A bimorph actuator suitably may also be used to sample movement or generate power from movement. As is known, electrostrictive materials exhibit strain when subjected to varying voltages. However, electrostrictive materials operate in a reverse direction as well, generating voltage differences when strain is applied. If a vibrating sampler is attached to a bimorph actuator, the actuator will generate a voltage differential, and that voltage differential is higher than that produced by a piezoelectric actuator under the same strain. Thus, a bimorph actuator may be used to sample vibrations or motion, or even to generate power from vibrations or motion. By way of example, and not by limitation,
While the preferred embodiment of the invention has been illustrated and described, as noted above, many changes can be made without departing from the spirit and scope of the invention. Accordingly, the scope of the invention is not limited by the disclosure of the preferred embodiment. Instead, the invention should be determined entirely by reference to the claims that follow.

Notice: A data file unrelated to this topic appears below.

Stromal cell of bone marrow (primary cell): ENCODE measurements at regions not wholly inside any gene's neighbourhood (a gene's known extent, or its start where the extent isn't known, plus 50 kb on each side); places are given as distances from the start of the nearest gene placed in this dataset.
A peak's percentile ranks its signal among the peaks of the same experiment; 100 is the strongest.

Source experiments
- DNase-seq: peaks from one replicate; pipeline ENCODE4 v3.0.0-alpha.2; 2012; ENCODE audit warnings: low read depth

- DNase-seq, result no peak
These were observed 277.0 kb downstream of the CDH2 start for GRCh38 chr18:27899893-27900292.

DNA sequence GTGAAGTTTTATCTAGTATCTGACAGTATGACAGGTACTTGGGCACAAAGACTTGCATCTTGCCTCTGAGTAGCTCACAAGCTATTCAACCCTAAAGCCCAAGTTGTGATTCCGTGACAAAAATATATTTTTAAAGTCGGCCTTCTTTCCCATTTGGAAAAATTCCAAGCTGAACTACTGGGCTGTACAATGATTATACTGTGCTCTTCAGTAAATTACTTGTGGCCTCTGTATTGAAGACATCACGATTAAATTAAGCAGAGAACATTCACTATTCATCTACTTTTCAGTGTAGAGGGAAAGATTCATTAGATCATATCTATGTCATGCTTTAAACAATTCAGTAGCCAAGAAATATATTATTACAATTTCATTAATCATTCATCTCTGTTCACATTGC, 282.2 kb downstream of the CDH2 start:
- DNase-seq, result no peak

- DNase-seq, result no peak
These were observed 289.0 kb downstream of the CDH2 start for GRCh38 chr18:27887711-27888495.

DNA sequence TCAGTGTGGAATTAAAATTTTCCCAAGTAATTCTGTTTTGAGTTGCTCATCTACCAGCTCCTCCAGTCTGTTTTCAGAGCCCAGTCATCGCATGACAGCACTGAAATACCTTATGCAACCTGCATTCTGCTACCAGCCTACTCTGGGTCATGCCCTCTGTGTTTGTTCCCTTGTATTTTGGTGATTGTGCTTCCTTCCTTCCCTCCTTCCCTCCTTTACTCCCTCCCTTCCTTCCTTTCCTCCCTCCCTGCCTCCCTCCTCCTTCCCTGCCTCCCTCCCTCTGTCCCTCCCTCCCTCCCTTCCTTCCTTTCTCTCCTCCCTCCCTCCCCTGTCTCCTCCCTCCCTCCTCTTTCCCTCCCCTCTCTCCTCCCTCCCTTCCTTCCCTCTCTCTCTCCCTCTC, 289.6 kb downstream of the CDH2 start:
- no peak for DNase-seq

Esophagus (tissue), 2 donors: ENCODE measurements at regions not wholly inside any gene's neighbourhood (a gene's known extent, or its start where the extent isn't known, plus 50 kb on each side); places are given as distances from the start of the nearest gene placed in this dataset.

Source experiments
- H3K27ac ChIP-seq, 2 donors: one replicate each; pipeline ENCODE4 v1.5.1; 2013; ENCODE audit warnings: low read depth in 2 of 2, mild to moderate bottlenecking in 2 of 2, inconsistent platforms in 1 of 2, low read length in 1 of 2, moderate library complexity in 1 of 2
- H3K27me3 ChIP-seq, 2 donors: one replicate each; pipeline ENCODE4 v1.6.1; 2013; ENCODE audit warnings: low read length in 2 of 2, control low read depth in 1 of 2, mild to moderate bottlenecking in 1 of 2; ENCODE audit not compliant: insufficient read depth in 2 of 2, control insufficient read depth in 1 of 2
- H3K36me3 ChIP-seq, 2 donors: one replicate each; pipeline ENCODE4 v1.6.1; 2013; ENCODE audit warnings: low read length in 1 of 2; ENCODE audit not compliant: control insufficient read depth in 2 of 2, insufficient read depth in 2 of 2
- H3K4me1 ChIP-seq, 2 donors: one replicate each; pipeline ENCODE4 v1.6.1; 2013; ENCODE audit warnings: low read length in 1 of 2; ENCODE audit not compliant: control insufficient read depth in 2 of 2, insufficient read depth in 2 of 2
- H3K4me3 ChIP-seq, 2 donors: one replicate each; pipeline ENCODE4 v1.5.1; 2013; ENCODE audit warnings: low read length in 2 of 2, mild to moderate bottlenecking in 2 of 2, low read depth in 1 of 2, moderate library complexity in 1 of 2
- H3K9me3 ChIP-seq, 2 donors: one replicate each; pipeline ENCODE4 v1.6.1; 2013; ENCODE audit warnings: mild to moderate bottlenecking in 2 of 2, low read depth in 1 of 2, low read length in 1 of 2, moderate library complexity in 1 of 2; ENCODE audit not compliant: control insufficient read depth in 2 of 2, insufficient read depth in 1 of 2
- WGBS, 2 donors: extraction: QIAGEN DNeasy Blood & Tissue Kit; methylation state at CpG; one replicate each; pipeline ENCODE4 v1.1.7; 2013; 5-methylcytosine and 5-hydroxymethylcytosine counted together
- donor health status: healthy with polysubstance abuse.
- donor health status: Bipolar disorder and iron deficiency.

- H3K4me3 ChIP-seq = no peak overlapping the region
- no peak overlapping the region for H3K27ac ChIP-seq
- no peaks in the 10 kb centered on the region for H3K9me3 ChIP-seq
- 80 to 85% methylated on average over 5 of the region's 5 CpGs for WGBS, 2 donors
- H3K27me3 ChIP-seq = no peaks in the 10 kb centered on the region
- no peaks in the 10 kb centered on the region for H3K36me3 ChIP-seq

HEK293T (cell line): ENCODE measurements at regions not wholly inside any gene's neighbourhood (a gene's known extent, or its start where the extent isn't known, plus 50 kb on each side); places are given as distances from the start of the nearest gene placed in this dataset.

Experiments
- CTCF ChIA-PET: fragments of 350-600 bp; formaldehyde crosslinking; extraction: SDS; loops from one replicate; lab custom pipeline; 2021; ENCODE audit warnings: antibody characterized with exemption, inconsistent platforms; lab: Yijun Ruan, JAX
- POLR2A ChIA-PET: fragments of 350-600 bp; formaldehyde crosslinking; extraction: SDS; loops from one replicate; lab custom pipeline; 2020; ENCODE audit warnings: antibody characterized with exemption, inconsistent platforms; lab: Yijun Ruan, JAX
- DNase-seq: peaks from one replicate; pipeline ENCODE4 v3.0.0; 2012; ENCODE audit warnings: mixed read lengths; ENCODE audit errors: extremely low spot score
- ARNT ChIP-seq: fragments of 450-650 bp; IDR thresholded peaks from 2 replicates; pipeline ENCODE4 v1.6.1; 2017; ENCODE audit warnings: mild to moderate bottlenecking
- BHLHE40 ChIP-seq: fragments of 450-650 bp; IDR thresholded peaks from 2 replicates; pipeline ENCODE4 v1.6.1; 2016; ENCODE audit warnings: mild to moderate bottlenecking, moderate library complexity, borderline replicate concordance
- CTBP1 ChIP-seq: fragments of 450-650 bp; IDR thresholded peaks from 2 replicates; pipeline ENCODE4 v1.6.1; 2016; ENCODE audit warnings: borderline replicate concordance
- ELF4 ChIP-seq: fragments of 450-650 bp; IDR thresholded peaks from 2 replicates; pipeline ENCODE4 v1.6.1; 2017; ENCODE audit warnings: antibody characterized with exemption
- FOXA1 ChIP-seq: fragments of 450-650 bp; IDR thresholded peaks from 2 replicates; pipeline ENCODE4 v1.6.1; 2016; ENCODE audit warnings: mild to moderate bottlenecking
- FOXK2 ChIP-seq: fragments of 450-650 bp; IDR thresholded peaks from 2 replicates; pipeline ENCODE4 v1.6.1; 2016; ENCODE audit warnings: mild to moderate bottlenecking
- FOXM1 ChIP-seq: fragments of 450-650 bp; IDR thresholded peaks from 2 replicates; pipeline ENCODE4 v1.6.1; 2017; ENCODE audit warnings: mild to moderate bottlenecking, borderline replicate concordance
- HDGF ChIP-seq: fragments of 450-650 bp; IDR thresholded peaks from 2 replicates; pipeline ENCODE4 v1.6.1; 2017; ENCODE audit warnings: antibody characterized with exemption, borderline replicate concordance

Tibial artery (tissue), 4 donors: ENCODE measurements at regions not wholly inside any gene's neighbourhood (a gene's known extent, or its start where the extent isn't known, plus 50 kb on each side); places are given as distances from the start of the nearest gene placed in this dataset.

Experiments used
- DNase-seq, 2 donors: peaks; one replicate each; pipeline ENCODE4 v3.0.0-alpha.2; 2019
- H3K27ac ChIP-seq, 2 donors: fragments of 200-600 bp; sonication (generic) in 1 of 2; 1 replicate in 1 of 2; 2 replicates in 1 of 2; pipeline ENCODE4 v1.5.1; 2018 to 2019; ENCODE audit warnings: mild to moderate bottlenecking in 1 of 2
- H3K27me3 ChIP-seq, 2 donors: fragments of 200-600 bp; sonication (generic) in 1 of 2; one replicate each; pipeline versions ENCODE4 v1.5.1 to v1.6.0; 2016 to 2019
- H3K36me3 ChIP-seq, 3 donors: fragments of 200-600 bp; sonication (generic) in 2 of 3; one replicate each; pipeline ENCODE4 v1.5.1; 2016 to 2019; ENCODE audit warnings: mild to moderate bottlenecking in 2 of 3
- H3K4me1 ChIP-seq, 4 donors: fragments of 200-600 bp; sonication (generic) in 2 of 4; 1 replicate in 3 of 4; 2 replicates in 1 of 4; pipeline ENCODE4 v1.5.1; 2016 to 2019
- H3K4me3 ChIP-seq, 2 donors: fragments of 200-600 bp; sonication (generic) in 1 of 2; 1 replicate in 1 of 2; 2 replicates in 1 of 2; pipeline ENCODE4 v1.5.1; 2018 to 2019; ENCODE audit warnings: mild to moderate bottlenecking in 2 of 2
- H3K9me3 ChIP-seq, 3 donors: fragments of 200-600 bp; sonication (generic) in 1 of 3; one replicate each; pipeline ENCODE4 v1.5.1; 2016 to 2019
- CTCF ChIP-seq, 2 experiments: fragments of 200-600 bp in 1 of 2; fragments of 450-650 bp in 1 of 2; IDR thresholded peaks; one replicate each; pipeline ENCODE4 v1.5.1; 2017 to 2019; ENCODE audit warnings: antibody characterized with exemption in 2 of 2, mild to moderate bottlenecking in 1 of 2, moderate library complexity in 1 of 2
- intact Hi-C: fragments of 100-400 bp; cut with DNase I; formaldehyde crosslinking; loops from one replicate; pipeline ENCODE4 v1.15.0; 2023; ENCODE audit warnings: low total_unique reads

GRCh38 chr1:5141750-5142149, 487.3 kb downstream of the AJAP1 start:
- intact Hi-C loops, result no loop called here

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|U.S. Classification||310/331, 310/366|
|International Classification||H02N2/06, H01L41/09, H02N2/04|
|Cooperative Classification||H01L41/094, B64C2027/7277, Y02T50/34|
|Oct 31, 2002||AS||Assignment|
Owner name: BOEING COMPANY, THE, WASHINGTON
Free format text: ASSIGNMENT OF ASSIGNORS INTEREST;ASSIGNORS:ARBOGAST, DARIN J.;CALKINS, FREDERICK T.;REEL/FRAME:013465/0079;SIGNING DATES FROM 20021025 TO 20021030
|Nov 3, 2008||FPAY||Fee payment|
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|Nov 5, 2012||FPAY||Fee payment|
Year of fee payment: 8